Effort Seeks To “Push The Envelope” On Non Violent Action To Protest Government Policies Of Forced Evictions and Blacklisting.

“The idea of Gong Min walking as method of non violent protest is becoming a recognized as an effective way for ordinary citizens to express dissatisfaction with government actions and policies while minimizing the threat of arrest”-

Yang Jianli, Harvard Fellow and President, Initiatives for China

Washington DC, May 27, 2010.   Initiatives for China announced today the first of a series of “Gong Min Walks” inside of Mainland China as part of an grass roots effort to expand organized non violent action against practices of the ruling communist party, which characterize the government’s systemic repression of its citizens.  “The first participant of GongMin Walk 2010 has arrived in a city outside China and is about to cross the border. I am confident that he will enter China successfully and be able to engage in some activities there.” announced Yang Jianli, president of Initiatives for China.

The first Gong Min (Chinese for Citizen Power) walk started in 2008, when Yang Jianli walked 500 miles from Boston to Washington, DC to thank the American people for their support while he was a political prisoner in China. The walk also  highlighted the worsening human rights situation in China prior to the Summer Olympics of 2008. The 32 day walk included 10 press conferences in major cities along the way during which Yang appealed to the international community to watch closely the conditions in China in the areas of human rights and the rule of law.

Since then Chinese activists have undertaken several Gong Min Walks  in Australia, Hong Kong, and inside Mainland China.  In May of 2009, Mr. Li Guohong began a GongMin Walk in China. On the way, he was frequently harassed and stopped by police. During the same year, activists in the U.S., Hong Kong, Thailand, Australia, France, Germany, and Taiwan, among others, participated in versions of the Walk, concluding with the commemoration of the twentieth anniversary of Tiananmen Massacre. This past April, activists in mainland China embarked upon a project called  “GongMin Walk and Freedom Road.”  Since then, many have joined through similar Gong Min actions or writing in support of Gong Min.

“The idea of Gong Min walking as a method of non violent protest is becoming  recognized as an effective way for ordinary citizens to express dissatisfaction with government actions and policies while minimizing the threat of arrest”, said Dr. Yang.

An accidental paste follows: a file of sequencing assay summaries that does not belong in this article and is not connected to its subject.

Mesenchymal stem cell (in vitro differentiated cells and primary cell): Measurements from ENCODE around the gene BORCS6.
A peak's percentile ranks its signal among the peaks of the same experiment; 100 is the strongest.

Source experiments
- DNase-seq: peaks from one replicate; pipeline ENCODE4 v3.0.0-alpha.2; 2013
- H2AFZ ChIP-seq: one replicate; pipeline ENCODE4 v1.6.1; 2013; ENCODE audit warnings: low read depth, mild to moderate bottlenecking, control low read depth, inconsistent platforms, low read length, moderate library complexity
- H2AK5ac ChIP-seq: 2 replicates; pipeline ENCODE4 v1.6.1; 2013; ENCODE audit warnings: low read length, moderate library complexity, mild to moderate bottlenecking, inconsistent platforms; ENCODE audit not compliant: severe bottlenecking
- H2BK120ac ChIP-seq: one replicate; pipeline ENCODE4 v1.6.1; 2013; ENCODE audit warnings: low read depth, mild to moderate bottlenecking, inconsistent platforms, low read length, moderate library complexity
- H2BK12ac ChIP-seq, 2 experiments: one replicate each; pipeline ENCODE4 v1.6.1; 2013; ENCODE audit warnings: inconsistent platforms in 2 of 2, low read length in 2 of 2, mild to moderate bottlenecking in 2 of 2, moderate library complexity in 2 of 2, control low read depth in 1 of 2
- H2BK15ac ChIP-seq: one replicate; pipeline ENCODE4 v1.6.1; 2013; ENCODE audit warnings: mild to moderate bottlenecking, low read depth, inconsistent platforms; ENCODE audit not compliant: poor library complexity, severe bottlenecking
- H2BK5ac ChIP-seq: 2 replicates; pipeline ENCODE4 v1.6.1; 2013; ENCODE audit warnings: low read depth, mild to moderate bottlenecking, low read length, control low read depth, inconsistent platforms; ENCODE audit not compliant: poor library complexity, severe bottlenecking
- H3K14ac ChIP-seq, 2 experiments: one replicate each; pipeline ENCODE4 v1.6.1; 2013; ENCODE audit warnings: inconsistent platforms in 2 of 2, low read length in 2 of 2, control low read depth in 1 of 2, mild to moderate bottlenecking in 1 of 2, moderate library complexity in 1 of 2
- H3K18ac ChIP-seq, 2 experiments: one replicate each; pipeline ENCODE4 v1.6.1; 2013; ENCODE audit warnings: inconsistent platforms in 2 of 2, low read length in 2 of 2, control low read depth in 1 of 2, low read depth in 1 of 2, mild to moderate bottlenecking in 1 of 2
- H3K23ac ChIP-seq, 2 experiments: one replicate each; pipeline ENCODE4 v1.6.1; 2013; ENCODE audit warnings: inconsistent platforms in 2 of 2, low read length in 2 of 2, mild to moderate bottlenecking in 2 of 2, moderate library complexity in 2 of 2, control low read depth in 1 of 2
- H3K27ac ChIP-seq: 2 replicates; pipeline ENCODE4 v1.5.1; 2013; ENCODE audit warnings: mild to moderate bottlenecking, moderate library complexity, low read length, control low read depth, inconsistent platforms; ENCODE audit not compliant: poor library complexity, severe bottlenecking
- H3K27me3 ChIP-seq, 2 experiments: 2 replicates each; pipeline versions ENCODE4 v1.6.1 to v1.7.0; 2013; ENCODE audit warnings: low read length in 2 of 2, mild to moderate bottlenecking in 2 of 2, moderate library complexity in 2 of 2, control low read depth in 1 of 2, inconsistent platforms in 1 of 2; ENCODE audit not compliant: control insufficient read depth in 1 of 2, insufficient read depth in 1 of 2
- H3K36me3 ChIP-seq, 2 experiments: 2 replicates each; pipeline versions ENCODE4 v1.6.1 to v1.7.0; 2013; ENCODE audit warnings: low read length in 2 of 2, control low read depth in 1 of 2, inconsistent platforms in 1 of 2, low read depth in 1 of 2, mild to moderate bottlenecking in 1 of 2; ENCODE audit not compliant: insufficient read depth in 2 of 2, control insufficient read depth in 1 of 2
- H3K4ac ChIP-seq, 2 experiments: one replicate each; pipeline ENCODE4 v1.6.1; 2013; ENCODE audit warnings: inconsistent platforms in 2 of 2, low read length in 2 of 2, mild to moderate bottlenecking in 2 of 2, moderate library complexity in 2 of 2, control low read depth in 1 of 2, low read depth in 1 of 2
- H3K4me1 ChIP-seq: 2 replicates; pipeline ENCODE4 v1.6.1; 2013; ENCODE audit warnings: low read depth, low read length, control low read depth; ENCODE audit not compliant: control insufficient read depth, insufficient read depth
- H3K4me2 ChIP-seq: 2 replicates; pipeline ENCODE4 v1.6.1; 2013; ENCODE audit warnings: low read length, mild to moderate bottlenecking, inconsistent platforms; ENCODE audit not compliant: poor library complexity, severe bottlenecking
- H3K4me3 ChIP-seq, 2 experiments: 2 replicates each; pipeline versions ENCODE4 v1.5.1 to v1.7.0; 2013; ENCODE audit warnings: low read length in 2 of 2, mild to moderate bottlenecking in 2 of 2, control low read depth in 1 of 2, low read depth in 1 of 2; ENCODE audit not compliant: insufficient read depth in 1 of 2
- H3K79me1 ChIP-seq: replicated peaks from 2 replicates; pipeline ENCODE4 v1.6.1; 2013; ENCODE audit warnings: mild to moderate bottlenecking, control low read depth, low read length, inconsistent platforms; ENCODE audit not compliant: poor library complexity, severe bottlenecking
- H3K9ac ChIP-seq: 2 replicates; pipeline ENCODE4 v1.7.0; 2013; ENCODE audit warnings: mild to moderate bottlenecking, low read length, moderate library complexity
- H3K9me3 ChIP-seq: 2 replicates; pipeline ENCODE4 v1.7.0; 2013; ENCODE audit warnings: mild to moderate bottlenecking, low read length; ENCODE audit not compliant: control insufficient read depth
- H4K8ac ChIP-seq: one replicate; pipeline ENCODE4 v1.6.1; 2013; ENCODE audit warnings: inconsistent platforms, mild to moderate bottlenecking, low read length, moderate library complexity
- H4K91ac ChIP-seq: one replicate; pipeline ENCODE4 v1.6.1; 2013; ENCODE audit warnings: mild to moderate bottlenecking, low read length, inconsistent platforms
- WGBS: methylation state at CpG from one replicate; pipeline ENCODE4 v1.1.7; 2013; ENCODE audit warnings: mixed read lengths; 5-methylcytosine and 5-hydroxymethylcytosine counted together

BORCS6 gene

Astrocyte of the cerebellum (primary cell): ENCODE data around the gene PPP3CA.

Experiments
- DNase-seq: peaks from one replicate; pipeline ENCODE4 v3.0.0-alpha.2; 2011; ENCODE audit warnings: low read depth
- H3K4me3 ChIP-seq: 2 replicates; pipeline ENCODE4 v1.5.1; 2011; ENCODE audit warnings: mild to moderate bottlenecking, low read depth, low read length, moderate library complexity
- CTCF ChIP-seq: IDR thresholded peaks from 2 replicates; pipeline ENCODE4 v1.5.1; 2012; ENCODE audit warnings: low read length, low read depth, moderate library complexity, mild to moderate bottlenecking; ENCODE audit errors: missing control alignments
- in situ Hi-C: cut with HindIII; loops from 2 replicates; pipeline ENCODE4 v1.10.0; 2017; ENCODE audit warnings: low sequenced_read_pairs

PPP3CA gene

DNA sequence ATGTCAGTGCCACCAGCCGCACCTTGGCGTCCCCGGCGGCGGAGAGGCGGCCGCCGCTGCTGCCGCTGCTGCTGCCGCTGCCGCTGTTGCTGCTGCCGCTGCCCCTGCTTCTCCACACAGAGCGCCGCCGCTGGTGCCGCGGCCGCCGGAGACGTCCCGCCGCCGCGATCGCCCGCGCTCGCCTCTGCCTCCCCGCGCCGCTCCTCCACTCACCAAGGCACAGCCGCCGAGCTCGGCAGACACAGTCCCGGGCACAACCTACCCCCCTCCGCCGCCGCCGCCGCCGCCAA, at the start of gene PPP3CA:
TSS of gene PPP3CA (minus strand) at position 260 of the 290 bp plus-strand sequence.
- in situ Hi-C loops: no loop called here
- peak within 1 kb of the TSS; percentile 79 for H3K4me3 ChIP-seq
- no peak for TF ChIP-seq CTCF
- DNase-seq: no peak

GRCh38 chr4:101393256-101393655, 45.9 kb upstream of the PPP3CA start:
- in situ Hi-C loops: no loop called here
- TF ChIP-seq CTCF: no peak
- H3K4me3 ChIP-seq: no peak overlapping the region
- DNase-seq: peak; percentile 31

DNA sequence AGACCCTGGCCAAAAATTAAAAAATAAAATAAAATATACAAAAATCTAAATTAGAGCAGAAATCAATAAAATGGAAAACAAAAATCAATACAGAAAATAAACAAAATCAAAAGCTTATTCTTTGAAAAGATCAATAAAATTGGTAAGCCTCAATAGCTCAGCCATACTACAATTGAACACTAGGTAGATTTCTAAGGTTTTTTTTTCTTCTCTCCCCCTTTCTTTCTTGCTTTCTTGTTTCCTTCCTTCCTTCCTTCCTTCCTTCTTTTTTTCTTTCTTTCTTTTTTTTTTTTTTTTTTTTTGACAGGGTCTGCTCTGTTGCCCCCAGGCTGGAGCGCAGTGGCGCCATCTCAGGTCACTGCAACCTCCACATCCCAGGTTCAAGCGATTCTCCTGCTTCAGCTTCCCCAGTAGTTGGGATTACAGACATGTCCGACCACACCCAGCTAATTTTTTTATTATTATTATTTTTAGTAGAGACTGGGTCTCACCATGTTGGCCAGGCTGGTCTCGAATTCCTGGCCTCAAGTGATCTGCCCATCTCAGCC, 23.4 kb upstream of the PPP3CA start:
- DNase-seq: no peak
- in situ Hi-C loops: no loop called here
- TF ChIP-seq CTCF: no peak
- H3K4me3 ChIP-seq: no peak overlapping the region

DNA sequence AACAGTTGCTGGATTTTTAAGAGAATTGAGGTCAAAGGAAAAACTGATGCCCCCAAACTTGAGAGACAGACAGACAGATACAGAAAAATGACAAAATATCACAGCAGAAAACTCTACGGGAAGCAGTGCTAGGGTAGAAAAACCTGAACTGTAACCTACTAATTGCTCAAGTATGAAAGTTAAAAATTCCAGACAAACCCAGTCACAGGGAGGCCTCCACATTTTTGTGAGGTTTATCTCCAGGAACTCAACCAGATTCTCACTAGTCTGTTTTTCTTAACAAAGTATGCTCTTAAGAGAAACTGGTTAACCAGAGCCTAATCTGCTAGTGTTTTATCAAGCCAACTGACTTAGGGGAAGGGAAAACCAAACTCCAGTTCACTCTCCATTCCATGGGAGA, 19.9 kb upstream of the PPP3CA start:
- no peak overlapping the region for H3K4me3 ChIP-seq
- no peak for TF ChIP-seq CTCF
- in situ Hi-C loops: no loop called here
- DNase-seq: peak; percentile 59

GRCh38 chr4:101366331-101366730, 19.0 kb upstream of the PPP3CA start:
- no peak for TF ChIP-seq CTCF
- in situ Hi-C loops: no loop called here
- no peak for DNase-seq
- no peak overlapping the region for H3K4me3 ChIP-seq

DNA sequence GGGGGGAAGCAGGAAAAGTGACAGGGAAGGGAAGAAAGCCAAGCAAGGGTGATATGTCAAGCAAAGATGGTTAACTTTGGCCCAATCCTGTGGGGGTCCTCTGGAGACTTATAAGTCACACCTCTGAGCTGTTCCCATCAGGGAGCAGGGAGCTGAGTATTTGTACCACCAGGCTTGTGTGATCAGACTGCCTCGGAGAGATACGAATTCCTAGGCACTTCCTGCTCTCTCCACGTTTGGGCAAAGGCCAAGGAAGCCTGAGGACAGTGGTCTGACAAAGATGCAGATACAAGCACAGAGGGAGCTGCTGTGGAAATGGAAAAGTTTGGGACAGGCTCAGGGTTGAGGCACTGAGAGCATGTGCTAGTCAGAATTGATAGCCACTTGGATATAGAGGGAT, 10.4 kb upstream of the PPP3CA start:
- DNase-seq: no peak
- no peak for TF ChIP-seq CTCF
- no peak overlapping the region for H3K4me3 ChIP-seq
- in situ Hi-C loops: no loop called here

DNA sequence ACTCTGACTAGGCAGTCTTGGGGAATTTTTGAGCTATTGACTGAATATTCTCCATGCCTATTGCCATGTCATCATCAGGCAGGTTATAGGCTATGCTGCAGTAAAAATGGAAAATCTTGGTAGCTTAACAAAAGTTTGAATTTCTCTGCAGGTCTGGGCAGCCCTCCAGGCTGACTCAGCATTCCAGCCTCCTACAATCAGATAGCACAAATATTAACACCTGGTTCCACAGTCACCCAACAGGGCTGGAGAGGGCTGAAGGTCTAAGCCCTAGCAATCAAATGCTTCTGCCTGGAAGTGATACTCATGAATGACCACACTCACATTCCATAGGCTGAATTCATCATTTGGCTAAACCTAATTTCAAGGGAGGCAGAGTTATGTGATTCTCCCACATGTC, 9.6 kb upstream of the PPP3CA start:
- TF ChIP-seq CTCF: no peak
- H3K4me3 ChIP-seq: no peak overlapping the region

Recent actions by the Chinese government have now emboldened Chinese citizens to take Gong Min Walks in protest against the specific policies of blacklisting politically active Chinese citizens from entering China from abroad and also forced evictions of citizens to clear land for state projects. In February of this year Feng Zhenghu became the first blacklisted person allowed to reenter China. The Chinese government relented after a 90 day Gong Min Action at Narita Airport which galvanized supporters from around the world.  Despite Mr. Feng’s success the blacklisting policy remains in place.  The recent opening of the Shanghai Expo highlighted the plight of 18000 families who were forcibly evicted from their homes  to make room for Expo.

As part of the Chinese democracy movement, the Gong Min Walk is a long-term cause,” Dr.Yang said. “We do not expect a one shot success. We will take one step at a time. I believe citizens’ rights have to be earned with patience and perseverance. Gradually China will change and advance towards democracy. I myself, a blacklisted Chinese citizen, look forward to taking a Gong Min Walk inside China at the right time.  We just have to keep pushing. We will never give up.”

In the coming weeks Initiatives for China will make public the names and actions of the Chinese citizens as they undertake their Gong Min walks.